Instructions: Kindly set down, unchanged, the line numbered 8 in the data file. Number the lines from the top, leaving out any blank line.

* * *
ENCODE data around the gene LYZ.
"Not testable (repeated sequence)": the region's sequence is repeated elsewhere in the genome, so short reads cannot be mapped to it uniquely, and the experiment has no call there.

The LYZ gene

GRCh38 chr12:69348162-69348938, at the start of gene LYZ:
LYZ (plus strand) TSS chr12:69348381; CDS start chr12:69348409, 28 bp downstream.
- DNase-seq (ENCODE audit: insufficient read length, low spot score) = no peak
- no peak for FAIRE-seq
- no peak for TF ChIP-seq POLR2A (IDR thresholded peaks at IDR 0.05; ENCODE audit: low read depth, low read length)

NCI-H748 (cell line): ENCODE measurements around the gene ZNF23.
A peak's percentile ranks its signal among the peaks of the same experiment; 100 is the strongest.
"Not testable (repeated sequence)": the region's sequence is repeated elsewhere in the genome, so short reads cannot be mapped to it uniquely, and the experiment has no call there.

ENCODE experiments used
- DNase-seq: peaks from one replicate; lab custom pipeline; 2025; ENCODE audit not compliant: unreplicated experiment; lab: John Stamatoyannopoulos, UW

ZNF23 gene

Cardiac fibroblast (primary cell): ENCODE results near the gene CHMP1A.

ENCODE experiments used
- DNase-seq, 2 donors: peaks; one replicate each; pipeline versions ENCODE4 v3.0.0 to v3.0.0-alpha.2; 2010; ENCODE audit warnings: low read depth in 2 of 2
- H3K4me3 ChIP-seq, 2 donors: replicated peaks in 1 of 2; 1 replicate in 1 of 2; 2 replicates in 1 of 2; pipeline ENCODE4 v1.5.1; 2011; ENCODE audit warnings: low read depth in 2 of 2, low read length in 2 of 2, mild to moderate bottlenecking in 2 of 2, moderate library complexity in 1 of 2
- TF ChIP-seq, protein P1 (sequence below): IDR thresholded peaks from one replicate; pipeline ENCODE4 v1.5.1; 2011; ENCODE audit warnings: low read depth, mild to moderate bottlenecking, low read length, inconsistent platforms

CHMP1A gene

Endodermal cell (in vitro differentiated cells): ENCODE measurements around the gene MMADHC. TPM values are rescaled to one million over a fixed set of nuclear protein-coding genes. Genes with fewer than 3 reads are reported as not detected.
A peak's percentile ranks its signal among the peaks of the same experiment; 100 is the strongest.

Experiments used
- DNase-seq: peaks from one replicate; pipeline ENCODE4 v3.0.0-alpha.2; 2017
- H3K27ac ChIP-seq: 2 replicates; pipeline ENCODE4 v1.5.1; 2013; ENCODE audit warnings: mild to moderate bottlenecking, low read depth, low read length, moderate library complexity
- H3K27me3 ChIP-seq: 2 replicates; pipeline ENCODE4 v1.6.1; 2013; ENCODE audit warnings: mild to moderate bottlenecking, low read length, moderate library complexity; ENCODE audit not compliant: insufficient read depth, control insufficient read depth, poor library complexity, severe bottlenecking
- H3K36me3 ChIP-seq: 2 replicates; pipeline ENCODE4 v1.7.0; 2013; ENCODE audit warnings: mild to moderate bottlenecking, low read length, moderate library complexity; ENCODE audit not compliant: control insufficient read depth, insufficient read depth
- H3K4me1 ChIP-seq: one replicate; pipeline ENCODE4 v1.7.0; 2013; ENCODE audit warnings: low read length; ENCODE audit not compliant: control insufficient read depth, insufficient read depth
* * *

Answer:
- no peak for TF ChIP-seq POLR2A (IDR thresholded peaks at IDR 0.05; ENCODE audit: low read depth, low read length)